The Palm-Wine Drunkard | Book, Essay

The Palm-Wine Drunkard
Book details:
Pages: 144
Rating: 3.86

Original Title The Palm-wine Drinkard

ISBN 0802150489 (ISBN13: 9780802150486 )

Edition Language English

Genres:
Fantasy :: Fiction :: Mythology :: Literature :: Classics :: Literary Fiction :: Cultural :: Short Stories :: Africa :: African Literature :: Novels

Book description:

A picaresque with a molten, visionary core; a collection of folk-tales.




Book Authors:

Amos Tutuola

Amos Tutuola ( 20 June 1920 – 8 June 1997 ) was a Nigerian author celebrated for his books based in portion on Yoruba folk-tales.Despite his short formal instruction, Tutuola wrote his novels in English. His authorship 's grammar frequently relies more on Yoruba orality than on standard English.
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The Palm-Wine Drunkard Essay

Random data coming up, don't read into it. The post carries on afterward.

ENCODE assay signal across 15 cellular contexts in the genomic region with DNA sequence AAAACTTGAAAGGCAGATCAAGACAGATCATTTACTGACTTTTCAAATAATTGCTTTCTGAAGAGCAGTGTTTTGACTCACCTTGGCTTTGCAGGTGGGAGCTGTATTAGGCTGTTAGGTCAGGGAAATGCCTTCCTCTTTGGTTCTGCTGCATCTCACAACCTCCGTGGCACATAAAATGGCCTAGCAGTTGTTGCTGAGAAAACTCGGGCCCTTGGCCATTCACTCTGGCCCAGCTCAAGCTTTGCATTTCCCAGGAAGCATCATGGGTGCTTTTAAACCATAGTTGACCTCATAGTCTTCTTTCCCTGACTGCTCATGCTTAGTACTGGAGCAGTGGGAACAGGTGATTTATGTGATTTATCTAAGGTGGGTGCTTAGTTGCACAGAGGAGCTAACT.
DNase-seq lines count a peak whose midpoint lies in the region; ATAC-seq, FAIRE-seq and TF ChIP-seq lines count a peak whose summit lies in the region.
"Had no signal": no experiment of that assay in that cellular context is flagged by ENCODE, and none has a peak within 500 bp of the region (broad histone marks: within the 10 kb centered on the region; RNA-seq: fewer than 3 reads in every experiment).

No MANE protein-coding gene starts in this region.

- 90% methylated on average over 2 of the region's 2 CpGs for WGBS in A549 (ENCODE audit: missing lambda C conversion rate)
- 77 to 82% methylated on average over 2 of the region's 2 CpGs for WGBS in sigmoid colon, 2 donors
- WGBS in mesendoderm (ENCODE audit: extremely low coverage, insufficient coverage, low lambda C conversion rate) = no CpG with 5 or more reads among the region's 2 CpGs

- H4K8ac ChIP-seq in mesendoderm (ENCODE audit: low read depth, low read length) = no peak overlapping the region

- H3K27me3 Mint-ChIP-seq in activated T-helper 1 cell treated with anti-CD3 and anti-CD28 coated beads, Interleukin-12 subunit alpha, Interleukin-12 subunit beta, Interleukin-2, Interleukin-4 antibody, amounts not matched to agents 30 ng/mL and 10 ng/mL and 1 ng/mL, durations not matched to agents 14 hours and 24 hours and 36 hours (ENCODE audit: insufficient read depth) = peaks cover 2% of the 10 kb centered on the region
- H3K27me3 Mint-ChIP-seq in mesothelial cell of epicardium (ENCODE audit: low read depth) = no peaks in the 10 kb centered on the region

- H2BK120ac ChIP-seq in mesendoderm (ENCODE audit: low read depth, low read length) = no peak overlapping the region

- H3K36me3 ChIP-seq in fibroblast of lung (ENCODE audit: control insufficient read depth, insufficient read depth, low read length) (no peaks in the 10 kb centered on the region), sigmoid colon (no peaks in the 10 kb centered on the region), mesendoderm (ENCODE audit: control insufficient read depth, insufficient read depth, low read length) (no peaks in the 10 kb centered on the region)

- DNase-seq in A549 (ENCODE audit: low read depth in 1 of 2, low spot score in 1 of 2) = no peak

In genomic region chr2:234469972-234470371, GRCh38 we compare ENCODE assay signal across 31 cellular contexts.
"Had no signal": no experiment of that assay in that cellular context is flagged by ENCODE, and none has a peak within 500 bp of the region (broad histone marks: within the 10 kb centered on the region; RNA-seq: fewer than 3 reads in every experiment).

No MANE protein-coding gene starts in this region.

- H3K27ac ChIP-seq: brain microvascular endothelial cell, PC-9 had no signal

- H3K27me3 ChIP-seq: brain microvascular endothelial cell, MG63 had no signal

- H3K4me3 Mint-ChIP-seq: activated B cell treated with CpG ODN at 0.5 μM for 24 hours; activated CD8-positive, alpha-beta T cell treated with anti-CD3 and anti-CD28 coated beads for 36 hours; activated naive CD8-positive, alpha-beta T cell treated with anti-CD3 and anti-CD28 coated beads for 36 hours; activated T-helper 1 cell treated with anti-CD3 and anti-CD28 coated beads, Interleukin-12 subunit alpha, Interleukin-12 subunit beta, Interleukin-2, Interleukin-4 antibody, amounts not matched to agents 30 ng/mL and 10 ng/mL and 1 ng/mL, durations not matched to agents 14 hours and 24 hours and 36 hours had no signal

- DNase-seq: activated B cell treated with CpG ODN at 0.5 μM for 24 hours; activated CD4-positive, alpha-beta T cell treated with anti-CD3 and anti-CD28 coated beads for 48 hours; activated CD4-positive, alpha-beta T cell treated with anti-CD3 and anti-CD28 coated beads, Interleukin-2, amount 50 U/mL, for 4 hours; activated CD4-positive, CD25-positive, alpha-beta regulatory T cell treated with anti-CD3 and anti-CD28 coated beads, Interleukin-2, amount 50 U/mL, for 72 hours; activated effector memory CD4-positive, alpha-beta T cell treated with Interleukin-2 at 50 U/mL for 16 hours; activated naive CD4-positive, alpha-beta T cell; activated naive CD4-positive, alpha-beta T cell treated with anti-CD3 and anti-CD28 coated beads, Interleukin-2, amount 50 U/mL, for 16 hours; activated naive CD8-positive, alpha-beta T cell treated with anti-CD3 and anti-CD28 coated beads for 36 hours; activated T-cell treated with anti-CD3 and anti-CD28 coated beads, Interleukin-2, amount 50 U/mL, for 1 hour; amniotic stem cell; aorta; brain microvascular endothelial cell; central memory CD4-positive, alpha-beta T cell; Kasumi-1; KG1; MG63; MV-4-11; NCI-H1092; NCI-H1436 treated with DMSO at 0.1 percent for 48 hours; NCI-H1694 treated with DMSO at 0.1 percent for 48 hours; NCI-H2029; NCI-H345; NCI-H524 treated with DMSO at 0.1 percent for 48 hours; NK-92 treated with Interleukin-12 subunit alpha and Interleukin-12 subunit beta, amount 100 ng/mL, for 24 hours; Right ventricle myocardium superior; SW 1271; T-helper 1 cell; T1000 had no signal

Obra maestra del realismo mágico, Tutuola recrea la vida de un bebedor de vino de Palma en busca de su sangrador. Hay que leerla despacio, recreándose en cada escena. Maravillosa, he disfrutado mucho. Say you 're any race but African, your work twenty-four hours is over, you get home, take a shower, have a drink, order bringing nutrient, ticker something, hit the silk experiencing cool sheets, base on balls out, so enter an African head, and the dream goes on for a 130 pages of an African logic non yours. Its non better than you but its better than you because its being published while you sleep, puting at that place as the book itself, doing no sense of yourself. This book is awful, but astonishing. I pushed myself thru it, non understanding it, so following it, so acquiring lost once more for the remainder of it, but reading it fast to acquire thru it like a verbal mosh cavity, hardcore fuzz of emotional necessity. Fun, leaves uneven organic structure strivings and contusions in topographic points that make no sense. Reading Fagunwa 's 'Ogboju Ode ' kind of spoiled this for me. This book demands a keg of palmwine to to the full understand the degree of irony and gags. The whole clip this book kept me inquiring myself - what in the universe am I reading? The expansive dada of charming pragmatism, wondrous phantasmagoric and eccentric. This book, a individual long journey to the Dead’s Town is weirdly amusive, and skilfully disqualifying with a instead ungratified linguistic communication ; an experience of its ain. With My Life in the Bush of Ghosts, Tutuola 's best novels. Folksy phantasmagoric outlandishness meets fighting ESL scholar. The palm-wine drinkard, soi-disant male parent of the Gods, indestructible, with a font of juju, loses his palm-wine tapper to decease. Fortunately, the drinkard knows how to happen the town of the Deads where the tapper is concealing out, walking backwards and moving unsuitably. Unfortunately, the drinkard has to track the shifting nightmare shrubs of an Africa that falls someplace between Mordor and Naked Lunch. Armies of dead babes. The Red-People town. Wraith-Island. The Dancers who will kill you if you stop. A fantastic read. Shocking! Laugh out loud good story! Wild, exhaustively entertaining narratives in scattershot pidgin English that 's a banquet of linguistic communication and life. Highly recommend to anyone looking to upend their preconceived impressions of what all right literature is all about. Hullumeelsus! I read this book when I was 11. Many emotions ran through me while I read. At first, I was confused and so I was intrigued and so afraid and so sad and so happy and so ferocious and so bewildered and in the terminal all I could state was What did i merely read? An challenging short novel created by Tutuola to maintain immature people in Nigeria interested in the Yoruba civilization. But he besides mixed in elements from mid-twentieth century colonialism like picture taking and British pounds/shillings/pence - it makes the tale seem much closer to an unwritten tradition that absorbs alterations in the civilization instead than a stiff piece of composing. It was besides interesting to believe about the construction of each escapade and comparison with Afro-Cuban Tales, which use some Yoruba civilization in the narratives. Reviewed by Pechorin 's Journal Libros poco comunes de escritores nada convencionales. Una de aquellas historias que Te hacen indagar en las aventuras mágicas donde todo Es posible, con un protagonista surrealista que puede llegar a jugar con La propia muerte parity poder conseguir su objetivo. Fantasía viva. Cada párrafo hace soñar, reir, temer, suspirar... .No había leído antes a un escritor africano, ahora creo que tengo que leerlos más. Si quieres vivir una grandiosa aventura africana ¡este Es tu libro! Its more like Moonlight narratives to me, woulda enjoyed it if i had read it over a decennary ago Why ca n't I read any book L'incontro con l'immaginario, psichedelico. Un ejemplo magnífico de una novela que roza La fábula parity dejar Sus enseñanzas Voy a confesar que nunca había oído hablar del wine de palma hasta que leí EL título del nuevo Ineludible de Navona Editorial: El bebedor de vino de palma de Amos Tutuola. ¿Quién no corre a La librería a comprar un libro de colour verde pistacho que se titula así ? ¿Quién? Insanely inventive. Narrated in comically long, joging paragraphs of sentences, but without an ounce of uninteresting, indefensible filler. Anything is possible in this book, and the Palm-Wine Drinkard’s journey is every bit unpredictable as a antic psychedelic rummy dream. Highly gratifying and really recommended. “Both white and black deads are populating in the Deads’ Town, non a individual alive was at that place at all. Because everything that they were making at that place was wrong to alives and everything that all alives were making was wrong to deads too.” A unusual and psychedelic trip across a mythic shrub full of flooring characters. The first tierce was the most metal thing I 've of all time read. The remainder was O.K. but non every bit good as all the skulls and decease. I read this book in a literature class that I was making. The other people in my category hated it! But I think it 's a truly interesting read. Tututola 's English is imperfect, but if you can acquire around the manner its written there 's a batch of interesting things in this book. It 's really much a book of common people narratives, and it could be read about like short narratives, but with an overarching secret plan about a adult male on a pursuit to happen his palm vino tapper. Different narratives were more exciting to me than others - but over all I liked reading it. Not being familiar with African common people narratives, the narratives were all new to me, and it had a batch of interesting thoughts and constructs that I would ne'er hold thought approximately anterior to reading. A bizarre, yet capturing, book. Repetative. No character development, monsters that would merely frighten a 5 twelvemonth old, no penetration, no apprehension of 'the shrub ' , no apprehension of the vegetations and zoologies of Nigeria. The description of how Jack the Giant Killer escaped the nine of a giant on the bed Jack was supposed to kip in was better in the Grim Brothers version. Tutuola tells Yoruba narratives that scared him when he was a small child, but does n't hold the authorship accomplishment to do the narratives hang together and construct tenseness. How is palm vino tapped? If he 's a God, how does he bury his juju at important minutes? How does person lost in 'the shrub ' figure out where North is when the forest covers the sky? Ca n't you experience the boom of a king of beasts, elephant, crocodile in your thorax? Would n't that be more unreasoningly scaring than a voice that can be heard for 4 stat mis? Still waiting for a Nigerian author who can really give these common people narratives life. Those bookmans who think this author is demoing readers Jungian originals and uncovering African societal constructions are delusional. This is the best book in the full existence. Picaresques are the bomb. Tutuola worth it! I found this book really interesting, although it was published long ago. It narrates about old African civilization, behavior in the woods, liquors, imbibing of hereditary thenar vino and so on. I was absorbed with the escapades of the supporter. The tallest tall narrative of all time of what one title-holder alcoholic did to acquire a nice drink. A uniquely bewitching and phantasmagoric mission through cryptic shrubs and small towns. Love the irregular usage of English, particularly phrases such as two a clock in the midnight. A joy to read! I get that this is meant to be a kind of metaphorical African mythos, but it is crazily insistent, at the cost of much specificity or colour in the linguistic communication. It 's a eldritch conglobation of vagueness and precise item, which merely did n't make it for me. Puhas rõõm ja Jaburuse Tipp. Ma olin tasapisi aru saamas, et ega mulle muinasjuttude ymbertöötlused eriti ei meeldigi, aga pärisjutud ise kõigis oma varieeruvustes - oojaa. Selle raamatuga mõistsin, et mom olen vilunud ainult Euroopa muinasjuttude lugemises ja et on väga äge lugeda aafrikajutte, millest mul pole aimugi, myocardial infarction on kohalikud klassikalised muinasjutud, mis nende ymbertöötlused ja myocardial infarction autori isiklik fantaasia. Pidevalt aimub jutustamise taga miskit struktuuri ja äratuntavalt rahvajutulikku raami, mille otsa kogu triangel on riputatud, aga myocardial infarction merely mis on, kes teab. Tõlge Ka veel, väga äge. Still ca n't truly state I get African fiction.